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Voting Your Values and Legislating Morality

By David Schultz

votingShould the law reflect the personal moral values of citizens? Should there be a religious right supporting discrimination against gays and lesbians, as New York Times columnist Ross Douthat contends? Should Arizona as well as other states allow voters to translate their personal moral values into public policy?

While values-based voting may be permissible, and individuals are free to hold any moral views they wish, the flaw in what Arizona did and what Douthat advocates lies in the mistaken belief that voting majorities are entitled to have their moral views enacted into law and imposed upon others. Such a stance is contrary to the basic principles of a democratic society that values tolerance and individual rights.

The United States is the product of two political foundings or traditions. The first is an older religious tradition dating back to our Puritan-Pilgrim founding. Such a view—seeing America as the last great hope to found John Winthrop’s “shining city on the hill”—depicts government as inseparable from religious-moral principles. Here, the government’s purpose is to improve the moral quality of the community and it citizens by enacting into law the moral preferences of the majority—at least so long as they reflect the word of God.

But a second founding owes its origins to the Spirit of 1776. It is a political tradition—referred to as liberalism—that traces back to the British political philosopher John Locke and to Thomas Jefferson and the Founding Fathers who signed the Declaration of Independence, the Constitution and the Bill of Rights. It is a secular view of society where government must respect individual moral choices, opting to be neutral regarding how its citizens define their vision of the good society and life for themselves.

A critical difference between the religious and liberal traditions lies in their rival views on morality and government. A religious tradition accepts as legitimate a majority using the government and the political process as a means of translating personal moral values into public policy that may be imposed upon others. Conversely, the liberal tradition rejects this practice as illegitimate. Be it James Madison stating that we must prevent a majority faction from using its power to threaten the public good or hurt the rights of others, or Alex DeTocqueville discussing the importance of restricting the tyranny of the majority, a hallmark value of a liberal society is that majority rule is tempered by minority rights.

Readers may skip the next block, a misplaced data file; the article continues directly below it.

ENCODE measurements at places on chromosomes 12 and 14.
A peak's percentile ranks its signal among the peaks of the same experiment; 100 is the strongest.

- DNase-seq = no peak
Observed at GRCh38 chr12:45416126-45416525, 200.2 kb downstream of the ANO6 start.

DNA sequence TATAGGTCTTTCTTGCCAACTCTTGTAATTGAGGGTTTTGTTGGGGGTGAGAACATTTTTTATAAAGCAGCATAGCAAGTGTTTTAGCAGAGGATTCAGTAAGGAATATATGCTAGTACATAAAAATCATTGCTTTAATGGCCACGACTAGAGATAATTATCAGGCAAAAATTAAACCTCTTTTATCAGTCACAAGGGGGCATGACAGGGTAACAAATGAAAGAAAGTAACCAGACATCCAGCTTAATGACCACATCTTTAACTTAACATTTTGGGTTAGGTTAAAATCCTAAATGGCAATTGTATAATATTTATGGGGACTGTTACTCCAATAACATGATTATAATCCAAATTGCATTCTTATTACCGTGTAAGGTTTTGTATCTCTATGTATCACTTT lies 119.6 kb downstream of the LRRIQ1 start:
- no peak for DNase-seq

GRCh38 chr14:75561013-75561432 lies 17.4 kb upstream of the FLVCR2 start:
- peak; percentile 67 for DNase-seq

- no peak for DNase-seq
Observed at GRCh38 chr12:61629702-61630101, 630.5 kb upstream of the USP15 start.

While America is the product of two political foundings, the liberal tradition supplanted the religious one with the adoption of the Constitution and the Bill of Rights. The principles of a free society demand that the government remain neutral towards individual moral choices. Why? As John Stuart Mill and liberal philosophers argued, political neutrality regarding our personal moral choices respects individual rights. It also recognizes that the majority’s views may not be correct or that God may not be on their side, that it is no one’s business how I live my life (if I hurt no one else) or that simply a minority may view the world differently from others. If a majority can second-guess my moral choices on abortion, or whom I decide to marry, why not also legislate to make many other personal choices illegal, such as what books I choose to read, movies I wish to view or how I wish to make a living? At best, as John Rawls once said, the government may enforce a thin theory of the good—a vision respecting the equal right of all to choose a life for them—but it may not impose a thick theory of the good whereby the government decides what is the correct way to live a life.

Central to the concept of a liberal society is the idea of toleration. I may not personally have an abortion, decide to smoke, drink or gamble, but my personal views on these subjects should not dictate how others choose to conduct their lives. I have no right to have my moral preferences pre-empt the ability of others to live their lives. It is as Ronald Dworkin once said, a double counting of my preferences, giving me the right to express my views while at the same time negating the choices of others.

Of course, some will argue that limits on my religious ability to discriminate violate my rights. However, one can still believe what one wants; I just do not have the right to impose this thought or belief on others. To accept this logic of a religious right to discriminate would have meant that the entire civil rights movement of the 1960s would have been vetoed by the religious preferences of a few. No one seriously thinks that religion should be a carte blanch free pass to prevent racial and gender discrimination and the same should be true today with issues such as abortion and gay rights.

The error of the Arizona legislation lies in failing to understand the crucial difference between voting on conscience and expecting others to live by the choices I make for myself. Political toleration and the principles of a free society recognize that America is a morally and religiously diverse nation and that using government and the political process to impose a single moral vision upon all of us is illegitimate.

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